Por­trait of a ge­nius painted by num­bers

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The Weekend Australian - Review - - Television - Evan Wil­liams

TER­RENCE Mal­ick’s new film is called The Tree of Life. It’s his fifth film in 37 years, it won this year’s Palme d’Or in Cannes, and I can’t wait to see it. But that ti­tle both­ers me. It sounds too re­fined, too ex­alted, too grandly meta­phys­i­cal. How can we crit­i­cise any­thing called The Tree of Life? For that mat­ter, how can we crit­i­cise any­thing called A Beau­ti­ful Mind (Satur­day, 11.15am, Movie Greats)? Minds and beau­ti­ful things are the very stuff of Hol­ly­wood. This is Ron Howard’s film about the Amer­i­can math­e­ma­ti­cian John Nash, who fought a long battle with schizophre­nia. Nash won a No­bel prize in eco­nom­ics, A Beau­ti­ful Mind won an Os­car for best pic­ture, so you’d ex­pect some­thing pretty spe­cial. And up to a point, we get it.

But some­how we’re not as en­thralled as we should be. Ev­ery­thing feels too man­nered, too ma­nip­u­la­tive, too fa­mil­iar. Hol­ly­wood has al­ways been fas­ci­nated by sto­ries of ec­cen­tric ge­nius, maths prodi­gies es­pe­cially. Dustin Hoff­man won an Os­car for play­ing an autis­tic sa­vant in Rain Man. We had an­other mixed-up maths whiz in Good Will Hunt­ing.

Back in 1947, when Howard’s story gets go­ing, math­e­ma­ti­cians had a whiff of glam­our about them. Maths code-break­ers had helped de­feat Ger­many and Nash was re­cruited by the CIA for a top-se­cret cryp­tol­ogy pro­ject dur­ing the Cold War. The film is ex­cel­lent in con­vey­ing his delu­sional states and chaotic love-life. But we never know what to be­lieve. Screen­writer Akiva Golds­man has ad­mit­ted that ‘‘ most of the things that hap­pen in the movie didn’t hap­pen in John’s life’’, while many things in John’s life aren’t in the movie. But see it for Rus­sell Crowe’s gnarled, sub­dued and care­fully stud­ied per­for­mance.

For a dis­arm­ing ti­tle it’s hard to beat Shake­speare in Love (Sun­day, 6.20pm, Show­time Drama). Shake­speare had a beau­ti­ful mind, so what could be nicer than a film about his love life? This also won a best pic­ture Os­car, and the screen­play by Tom Stop­pard and Marc Nor­man is a witty ex­plo­ration of the links be­tween li­bido and creativ­ity. Young Will (Joseph Fi­ennes) is work­ing on his new play, Romeo and Ethel, the Pi­rate’s Daugh­ter, which is not an­other in­stal­ment of Pi­rates of the Caribbean, de­spite an ap­pear­ance by Ge­of­frey Rush. Gwyneth Pal­trow has suc­cess­fully au­di­tioned for the part of Romeo (a girl play­ing a boy), and Judi Dench is Queen El­iz­a­beth. Fun.

Cin­ema Par­adiso (Satur­day, 7.25pm, World Movies) never re­ally lives up to its promised al­lure, though the ti­tle was good enough for Academy of Mo­tion Pic­ture Arts and Sci­ences vot­ers in 1988, who de­clared it best for­eign pic­ture. It wal­lows in nos­tal­gia for a mythic movie-go­ing past when ev­ery tiny flea-house cin­ema in pre-war ru­ral Si­cily screened clas­sic movies ev­ery night and fired the imag­i­na­tion of young Toto (Sal­va­tore Cas­cio), who grows up to be a movie di­rec­tor. Giuseppe Tor­na­toro’s film is as cloy­ing and sen­ti­men­tal as the best Hol­ly­wood tear-jerker and cin­ema buffs love it.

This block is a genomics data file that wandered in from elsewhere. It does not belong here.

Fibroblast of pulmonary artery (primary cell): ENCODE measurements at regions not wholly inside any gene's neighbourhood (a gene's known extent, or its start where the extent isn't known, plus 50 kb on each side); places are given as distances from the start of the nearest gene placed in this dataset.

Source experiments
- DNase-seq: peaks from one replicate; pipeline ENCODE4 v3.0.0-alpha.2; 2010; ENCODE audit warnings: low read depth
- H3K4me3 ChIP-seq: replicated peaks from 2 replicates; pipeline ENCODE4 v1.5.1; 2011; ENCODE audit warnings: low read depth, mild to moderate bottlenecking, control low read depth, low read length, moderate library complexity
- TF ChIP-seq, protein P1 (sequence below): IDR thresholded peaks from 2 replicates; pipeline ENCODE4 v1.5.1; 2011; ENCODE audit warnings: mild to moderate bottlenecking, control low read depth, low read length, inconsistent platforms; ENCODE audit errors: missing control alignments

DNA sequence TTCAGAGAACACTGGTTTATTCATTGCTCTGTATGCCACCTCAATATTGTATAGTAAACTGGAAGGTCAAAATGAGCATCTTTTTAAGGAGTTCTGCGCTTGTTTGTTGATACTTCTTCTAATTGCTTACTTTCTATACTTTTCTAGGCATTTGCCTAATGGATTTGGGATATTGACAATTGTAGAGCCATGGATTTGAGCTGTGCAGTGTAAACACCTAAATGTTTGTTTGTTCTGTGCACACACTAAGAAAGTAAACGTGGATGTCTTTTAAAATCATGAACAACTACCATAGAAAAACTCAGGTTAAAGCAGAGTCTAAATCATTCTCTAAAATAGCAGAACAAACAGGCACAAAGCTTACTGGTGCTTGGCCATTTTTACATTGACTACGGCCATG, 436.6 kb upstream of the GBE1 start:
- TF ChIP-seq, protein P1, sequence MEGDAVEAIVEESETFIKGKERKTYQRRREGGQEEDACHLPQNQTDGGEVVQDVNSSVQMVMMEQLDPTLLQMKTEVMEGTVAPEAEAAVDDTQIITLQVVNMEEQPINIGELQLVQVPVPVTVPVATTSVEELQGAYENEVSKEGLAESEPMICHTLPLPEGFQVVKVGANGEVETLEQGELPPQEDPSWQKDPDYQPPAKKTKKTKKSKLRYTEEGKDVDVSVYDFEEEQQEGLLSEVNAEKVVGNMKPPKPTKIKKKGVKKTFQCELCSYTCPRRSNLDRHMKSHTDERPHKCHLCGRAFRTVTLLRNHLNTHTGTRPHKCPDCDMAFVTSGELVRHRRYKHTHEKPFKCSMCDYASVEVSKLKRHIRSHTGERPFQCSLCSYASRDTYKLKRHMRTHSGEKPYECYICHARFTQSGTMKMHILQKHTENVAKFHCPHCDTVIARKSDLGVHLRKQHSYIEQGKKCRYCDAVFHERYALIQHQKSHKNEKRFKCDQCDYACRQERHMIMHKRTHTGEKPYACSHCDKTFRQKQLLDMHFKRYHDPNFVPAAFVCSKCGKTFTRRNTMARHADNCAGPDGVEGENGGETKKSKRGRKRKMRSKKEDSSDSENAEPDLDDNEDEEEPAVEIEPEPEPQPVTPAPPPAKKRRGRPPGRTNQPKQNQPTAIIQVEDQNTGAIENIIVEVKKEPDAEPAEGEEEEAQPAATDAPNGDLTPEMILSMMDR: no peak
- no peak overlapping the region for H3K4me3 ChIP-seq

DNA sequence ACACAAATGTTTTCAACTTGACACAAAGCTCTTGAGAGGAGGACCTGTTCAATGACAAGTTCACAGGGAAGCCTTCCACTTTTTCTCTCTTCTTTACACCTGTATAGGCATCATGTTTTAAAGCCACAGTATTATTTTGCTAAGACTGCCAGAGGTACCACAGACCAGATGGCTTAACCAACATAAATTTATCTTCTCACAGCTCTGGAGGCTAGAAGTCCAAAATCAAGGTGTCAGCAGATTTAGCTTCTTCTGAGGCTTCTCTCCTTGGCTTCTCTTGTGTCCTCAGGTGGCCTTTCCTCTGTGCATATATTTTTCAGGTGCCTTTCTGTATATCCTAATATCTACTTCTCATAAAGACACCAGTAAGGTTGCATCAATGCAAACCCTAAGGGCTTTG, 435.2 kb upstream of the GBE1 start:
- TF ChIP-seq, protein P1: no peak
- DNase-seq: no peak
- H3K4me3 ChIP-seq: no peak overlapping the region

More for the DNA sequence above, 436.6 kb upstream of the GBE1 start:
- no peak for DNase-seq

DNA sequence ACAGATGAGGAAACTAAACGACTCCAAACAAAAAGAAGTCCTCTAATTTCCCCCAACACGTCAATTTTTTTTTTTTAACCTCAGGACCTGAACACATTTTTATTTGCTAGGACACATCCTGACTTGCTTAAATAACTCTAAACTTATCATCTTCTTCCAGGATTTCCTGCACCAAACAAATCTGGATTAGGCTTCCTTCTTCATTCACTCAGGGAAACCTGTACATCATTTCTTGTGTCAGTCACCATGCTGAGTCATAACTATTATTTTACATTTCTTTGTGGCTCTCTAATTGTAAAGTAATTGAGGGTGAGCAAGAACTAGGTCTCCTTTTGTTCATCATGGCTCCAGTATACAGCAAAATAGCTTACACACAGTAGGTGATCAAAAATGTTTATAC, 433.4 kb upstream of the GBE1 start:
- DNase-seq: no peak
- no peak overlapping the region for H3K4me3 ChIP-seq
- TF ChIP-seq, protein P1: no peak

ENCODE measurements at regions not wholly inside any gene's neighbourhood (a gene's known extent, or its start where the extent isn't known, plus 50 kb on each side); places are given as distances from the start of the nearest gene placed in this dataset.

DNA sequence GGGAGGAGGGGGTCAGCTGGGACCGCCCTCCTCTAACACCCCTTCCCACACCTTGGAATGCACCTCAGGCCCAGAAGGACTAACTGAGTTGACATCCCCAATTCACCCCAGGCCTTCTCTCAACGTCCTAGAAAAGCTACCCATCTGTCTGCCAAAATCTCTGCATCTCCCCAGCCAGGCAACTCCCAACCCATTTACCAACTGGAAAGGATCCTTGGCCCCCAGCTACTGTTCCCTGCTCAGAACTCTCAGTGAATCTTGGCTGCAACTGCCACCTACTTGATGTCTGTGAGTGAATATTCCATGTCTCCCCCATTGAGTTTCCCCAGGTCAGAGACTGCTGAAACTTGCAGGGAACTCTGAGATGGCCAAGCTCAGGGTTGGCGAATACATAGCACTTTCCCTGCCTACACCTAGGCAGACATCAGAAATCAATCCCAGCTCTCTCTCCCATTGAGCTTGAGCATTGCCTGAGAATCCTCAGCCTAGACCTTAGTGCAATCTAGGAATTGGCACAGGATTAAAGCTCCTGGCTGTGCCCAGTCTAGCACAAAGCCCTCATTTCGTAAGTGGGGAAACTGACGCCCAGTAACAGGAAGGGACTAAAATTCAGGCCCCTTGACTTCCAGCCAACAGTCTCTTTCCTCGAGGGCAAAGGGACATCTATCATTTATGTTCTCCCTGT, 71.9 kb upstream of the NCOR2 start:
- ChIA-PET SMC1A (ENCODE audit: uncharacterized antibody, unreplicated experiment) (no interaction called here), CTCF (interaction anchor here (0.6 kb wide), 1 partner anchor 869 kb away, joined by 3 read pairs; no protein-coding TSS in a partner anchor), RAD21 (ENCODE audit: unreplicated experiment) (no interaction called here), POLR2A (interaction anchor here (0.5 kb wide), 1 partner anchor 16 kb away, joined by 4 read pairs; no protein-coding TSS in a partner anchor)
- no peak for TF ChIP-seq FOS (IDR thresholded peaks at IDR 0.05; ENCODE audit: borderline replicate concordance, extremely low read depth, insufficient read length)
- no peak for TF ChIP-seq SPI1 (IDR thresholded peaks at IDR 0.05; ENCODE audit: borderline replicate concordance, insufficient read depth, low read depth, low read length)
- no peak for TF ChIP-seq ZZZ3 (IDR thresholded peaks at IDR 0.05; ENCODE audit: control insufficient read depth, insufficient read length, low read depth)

Oth­ers will look for a thor­oughly off­putting ti­tle such as In­tol­er­a­ble Cru­elty (Sun­day, 8.30pm, Show­time Com­edy) and be pleas­antly sur­prised to dis­cover a cyn­i­cal screw­ball com­edy from Joel and Ethan Coen. Miles Massey (Ge­orge Clooney) is a hot-shot Bev­erly Hills di­vorce lawyer who tan­gles with gold-dig­ging di­vorcee Marylin Rexroth (Cather­ine Zeta-Jones). Much of it is a par­ody of Hol­ly­wood cliches (‘‘Ob­jec­tion, your hon­our, he’s stran­gling the wit­ness’’), and here is Rush, again, as a sleaze­bag.

I searched but could find no part for Rush in Pa­per­back Hero (Sun­day, 8.25am, Show­time Drama), the Aus­tralian com­edy about a truck driver (Hugh Jack­man) who writes a ro­man­tic novel un­der the name of his girl­friend, played by Clau­dia Kar­van, and doesn’t tell her about it. A clever script by Antony J. Bow­man, who also di­rected.

Would you watch some­thing called A Film with Me in It (Satur­day, 1.30am, Movie One) if you knew it wasn’t writ­ten or di­rected by Clooney or Pene­lope Cruz? You might do worse. It’s a black Ir­ish farce, di­rected by Ian Fitzgibbon, in which the main char­ac­ters, an ac­tor and a writer, play out a se­ries of events that may or may not be the sub­ject of the film they are work­ing on. Mark Do­herty, who wrote the screen­play, plays the down-and-out ac­tor hav­ing a bad day. It works as macabre dead-pan com­edy, as a story of ill-fated bud­dies and as a mod­ern moral­ity tale, full of ques­tions about guilt and so­cial re­spon­si­bil­ity, black and re­lent­less, funny and dis­turb­ing.

Gwyneth Pal­trow in Shake­speare in Love

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